Individuals who work in creative fields are diagnosed and treated with a mental illness more frequently than the general public, showing an important link between writing and schizophrenia.
The finding came from a team of experts at Karolinska Institutet in Sweden. Their extensive research on the Swedish registry is currently the most inclusive in its area.
Research conducted by the team in 2011 indicated that bipolar disorder and schizophrenia are more prevalent in families consisting of artists and scientists compared to the society at large. They demonstrated that the dopamine system in healthy, creative individuals is fairly similar to that seen in people with schizophrenia.
The aim of the current study was to determine whether more psychiatric diagnoses, such as depression, alcohol and drug abuse, schizoaffective disorder, autism, ADHD, anxiety syndrome, anorexia nervosa, and suicide, were linked with creativity as well. Since their prior trials consisted of hospital patients only, this time they included people in outpatient care.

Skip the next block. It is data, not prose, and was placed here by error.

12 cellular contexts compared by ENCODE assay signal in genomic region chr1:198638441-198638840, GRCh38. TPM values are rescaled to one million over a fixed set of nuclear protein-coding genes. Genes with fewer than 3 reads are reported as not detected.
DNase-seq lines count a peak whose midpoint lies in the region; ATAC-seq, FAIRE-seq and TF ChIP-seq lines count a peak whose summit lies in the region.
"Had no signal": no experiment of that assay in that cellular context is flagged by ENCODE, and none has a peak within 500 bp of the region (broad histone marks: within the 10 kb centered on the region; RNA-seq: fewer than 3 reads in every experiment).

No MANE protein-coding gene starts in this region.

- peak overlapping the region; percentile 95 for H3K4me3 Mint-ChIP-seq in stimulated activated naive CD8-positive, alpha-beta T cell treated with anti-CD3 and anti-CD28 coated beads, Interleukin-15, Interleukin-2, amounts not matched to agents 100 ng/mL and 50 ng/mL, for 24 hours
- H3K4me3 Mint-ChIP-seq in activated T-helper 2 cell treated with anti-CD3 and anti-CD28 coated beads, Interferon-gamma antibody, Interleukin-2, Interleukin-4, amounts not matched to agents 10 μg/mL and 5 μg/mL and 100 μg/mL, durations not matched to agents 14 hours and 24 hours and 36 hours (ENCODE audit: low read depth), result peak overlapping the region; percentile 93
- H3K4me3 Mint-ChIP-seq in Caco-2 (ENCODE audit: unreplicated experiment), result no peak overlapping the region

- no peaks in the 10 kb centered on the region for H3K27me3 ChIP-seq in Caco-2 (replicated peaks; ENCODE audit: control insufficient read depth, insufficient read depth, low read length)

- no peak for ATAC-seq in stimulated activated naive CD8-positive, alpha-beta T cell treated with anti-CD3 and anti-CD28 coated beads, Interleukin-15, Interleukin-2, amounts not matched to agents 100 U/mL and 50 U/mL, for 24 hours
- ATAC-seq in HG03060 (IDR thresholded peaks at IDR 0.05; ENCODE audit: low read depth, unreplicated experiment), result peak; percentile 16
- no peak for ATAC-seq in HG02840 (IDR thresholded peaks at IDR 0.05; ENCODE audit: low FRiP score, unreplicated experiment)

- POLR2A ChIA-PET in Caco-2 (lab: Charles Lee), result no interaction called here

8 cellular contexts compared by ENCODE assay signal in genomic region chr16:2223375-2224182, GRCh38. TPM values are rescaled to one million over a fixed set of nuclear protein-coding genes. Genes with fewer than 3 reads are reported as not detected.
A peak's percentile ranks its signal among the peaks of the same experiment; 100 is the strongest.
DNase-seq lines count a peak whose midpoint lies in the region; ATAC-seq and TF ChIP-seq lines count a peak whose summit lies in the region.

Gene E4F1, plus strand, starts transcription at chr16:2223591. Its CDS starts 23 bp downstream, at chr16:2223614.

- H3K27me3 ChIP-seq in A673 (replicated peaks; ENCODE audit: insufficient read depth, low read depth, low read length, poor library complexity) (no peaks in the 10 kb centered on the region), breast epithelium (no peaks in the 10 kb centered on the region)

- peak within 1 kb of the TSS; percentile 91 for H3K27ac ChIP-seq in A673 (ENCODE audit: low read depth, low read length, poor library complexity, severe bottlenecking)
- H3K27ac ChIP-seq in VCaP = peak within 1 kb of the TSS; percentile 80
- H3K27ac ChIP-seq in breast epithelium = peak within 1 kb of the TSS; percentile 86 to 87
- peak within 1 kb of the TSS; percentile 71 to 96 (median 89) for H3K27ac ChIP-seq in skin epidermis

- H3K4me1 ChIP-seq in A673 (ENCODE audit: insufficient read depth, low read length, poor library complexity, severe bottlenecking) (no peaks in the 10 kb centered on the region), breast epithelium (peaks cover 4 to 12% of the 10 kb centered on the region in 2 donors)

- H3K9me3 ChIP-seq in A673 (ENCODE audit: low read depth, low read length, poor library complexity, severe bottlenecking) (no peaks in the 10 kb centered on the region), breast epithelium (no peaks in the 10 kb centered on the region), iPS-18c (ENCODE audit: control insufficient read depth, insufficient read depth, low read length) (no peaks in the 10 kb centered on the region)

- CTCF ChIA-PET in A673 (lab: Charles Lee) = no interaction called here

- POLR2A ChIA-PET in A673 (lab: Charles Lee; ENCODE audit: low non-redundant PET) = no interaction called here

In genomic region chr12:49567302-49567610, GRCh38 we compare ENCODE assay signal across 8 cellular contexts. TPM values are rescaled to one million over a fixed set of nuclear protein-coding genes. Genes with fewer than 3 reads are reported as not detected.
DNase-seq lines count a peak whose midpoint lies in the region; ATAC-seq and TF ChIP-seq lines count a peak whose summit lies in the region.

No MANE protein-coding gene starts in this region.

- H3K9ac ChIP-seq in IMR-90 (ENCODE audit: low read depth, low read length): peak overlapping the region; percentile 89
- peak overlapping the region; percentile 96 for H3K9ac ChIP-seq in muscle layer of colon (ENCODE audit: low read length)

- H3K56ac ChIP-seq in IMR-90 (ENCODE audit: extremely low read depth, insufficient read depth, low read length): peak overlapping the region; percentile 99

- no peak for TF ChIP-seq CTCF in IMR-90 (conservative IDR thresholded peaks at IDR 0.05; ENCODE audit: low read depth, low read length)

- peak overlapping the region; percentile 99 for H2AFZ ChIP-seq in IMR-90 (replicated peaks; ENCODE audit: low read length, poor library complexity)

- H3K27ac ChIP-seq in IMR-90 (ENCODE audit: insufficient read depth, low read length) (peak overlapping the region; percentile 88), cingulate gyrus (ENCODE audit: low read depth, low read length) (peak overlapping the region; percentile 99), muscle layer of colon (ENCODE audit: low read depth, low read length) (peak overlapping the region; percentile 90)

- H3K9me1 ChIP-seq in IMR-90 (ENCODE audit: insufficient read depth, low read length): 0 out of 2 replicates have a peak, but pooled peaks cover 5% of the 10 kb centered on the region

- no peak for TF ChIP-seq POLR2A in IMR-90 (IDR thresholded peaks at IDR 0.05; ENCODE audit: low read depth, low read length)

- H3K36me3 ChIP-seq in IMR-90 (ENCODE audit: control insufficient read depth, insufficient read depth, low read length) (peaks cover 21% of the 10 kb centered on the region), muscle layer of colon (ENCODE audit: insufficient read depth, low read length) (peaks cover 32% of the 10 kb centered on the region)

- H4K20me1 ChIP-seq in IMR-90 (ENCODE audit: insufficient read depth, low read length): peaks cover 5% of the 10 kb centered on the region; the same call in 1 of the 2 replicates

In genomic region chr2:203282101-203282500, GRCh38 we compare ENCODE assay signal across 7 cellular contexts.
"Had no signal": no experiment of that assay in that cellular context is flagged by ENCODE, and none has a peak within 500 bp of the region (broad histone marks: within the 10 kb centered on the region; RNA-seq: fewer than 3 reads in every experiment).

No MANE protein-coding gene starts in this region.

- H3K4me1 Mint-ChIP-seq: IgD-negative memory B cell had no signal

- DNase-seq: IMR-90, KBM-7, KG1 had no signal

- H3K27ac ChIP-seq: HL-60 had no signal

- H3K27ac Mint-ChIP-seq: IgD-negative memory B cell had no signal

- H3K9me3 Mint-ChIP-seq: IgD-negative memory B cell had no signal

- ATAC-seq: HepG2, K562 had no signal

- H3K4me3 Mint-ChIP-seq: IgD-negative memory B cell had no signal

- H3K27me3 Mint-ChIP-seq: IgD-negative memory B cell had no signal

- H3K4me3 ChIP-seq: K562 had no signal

Nearly 1.2 million patients and their family members (down to second-cousins) were examined for the current study. All subjects were compared with healthy controls, Swedish residents from the most recent decades. The information could not be associated to anyone studied because the data was anonymized.
Researchers have suggested a link between creativity and mental illness.
Analysis provided evidence for the researchers’ prior report, that bipolar disorder is more common in all individuals with artistic or scientific jobs, including researchers, dancers, photographers, and authors.
The majority of the other psychiatric diseases, such as depression, anxiety syndrome, schizophrenia, and substance abuse, were more prevalent among authors in particular. They also had a 50% higher chance of committing suicide compared to the general public.